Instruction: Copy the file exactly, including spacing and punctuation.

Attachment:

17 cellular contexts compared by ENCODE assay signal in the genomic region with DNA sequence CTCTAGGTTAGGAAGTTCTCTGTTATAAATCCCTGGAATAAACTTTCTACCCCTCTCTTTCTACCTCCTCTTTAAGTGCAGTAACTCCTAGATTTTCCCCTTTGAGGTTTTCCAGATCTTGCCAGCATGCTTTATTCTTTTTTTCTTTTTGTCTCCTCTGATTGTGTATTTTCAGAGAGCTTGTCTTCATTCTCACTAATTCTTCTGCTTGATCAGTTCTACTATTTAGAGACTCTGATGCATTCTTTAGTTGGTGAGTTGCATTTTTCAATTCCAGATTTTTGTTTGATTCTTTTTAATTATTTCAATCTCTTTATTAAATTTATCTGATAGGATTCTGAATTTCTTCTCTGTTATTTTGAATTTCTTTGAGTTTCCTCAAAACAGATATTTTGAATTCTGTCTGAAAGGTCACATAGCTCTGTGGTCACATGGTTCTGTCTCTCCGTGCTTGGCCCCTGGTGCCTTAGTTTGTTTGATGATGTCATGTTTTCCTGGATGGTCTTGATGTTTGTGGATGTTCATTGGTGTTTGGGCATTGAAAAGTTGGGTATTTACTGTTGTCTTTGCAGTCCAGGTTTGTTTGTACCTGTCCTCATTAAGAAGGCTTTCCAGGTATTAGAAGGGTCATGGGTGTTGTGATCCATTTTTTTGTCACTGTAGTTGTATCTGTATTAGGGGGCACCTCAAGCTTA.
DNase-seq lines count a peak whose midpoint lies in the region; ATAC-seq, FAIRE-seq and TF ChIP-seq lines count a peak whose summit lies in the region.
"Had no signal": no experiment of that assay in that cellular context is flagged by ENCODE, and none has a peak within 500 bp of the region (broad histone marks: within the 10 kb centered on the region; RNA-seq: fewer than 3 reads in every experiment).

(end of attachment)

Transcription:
17 cellular contexts compared by ENCODE assay signal in the genomic region with DNA sequence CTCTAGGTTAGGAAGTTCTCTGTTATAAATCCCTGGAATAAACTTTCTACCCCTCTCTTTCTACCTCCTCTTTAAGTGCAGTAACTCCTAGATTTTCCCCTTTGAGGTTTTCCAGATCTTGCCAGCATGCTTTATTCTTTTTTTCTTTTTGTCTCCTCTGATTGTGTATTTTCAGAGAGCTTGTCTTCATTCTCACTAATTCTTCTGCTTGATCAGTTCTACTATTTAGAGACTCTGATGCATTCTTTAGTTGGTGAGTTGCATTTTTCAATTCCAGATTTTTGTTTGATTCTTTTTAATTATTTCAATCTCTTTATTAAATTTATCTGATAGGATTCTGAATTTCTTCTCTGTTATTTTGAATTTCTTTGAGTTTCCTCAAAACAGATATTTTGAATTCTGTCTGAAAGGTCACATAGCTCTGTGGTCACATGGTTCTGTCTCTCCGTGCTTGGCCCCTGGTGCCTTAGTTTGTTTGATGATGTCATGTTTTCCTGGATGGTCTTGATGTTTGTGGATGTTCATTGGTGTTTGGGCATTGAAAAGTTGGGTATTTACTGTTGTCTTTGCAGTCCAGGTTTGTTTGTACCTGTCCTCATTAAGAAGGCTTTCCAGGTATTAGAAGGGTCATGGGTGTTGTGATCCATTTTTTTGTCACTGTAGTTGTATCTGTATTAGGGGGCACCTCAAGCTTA.
DNase-seq lines count a peak whose midpoint lies in the region; ATAC-seq, FAIRE-seq and TF ChIP-seq lines count a peak whose summit lies in the region.
"Had no signal": no experiment of that assay in that cellular context is flagged by ENCODE, and none has a peak within 500 bp of the region (broad histone marks: within the 10 kb centered on the region; RNA-seq: fewer than 3 reads in every experiment).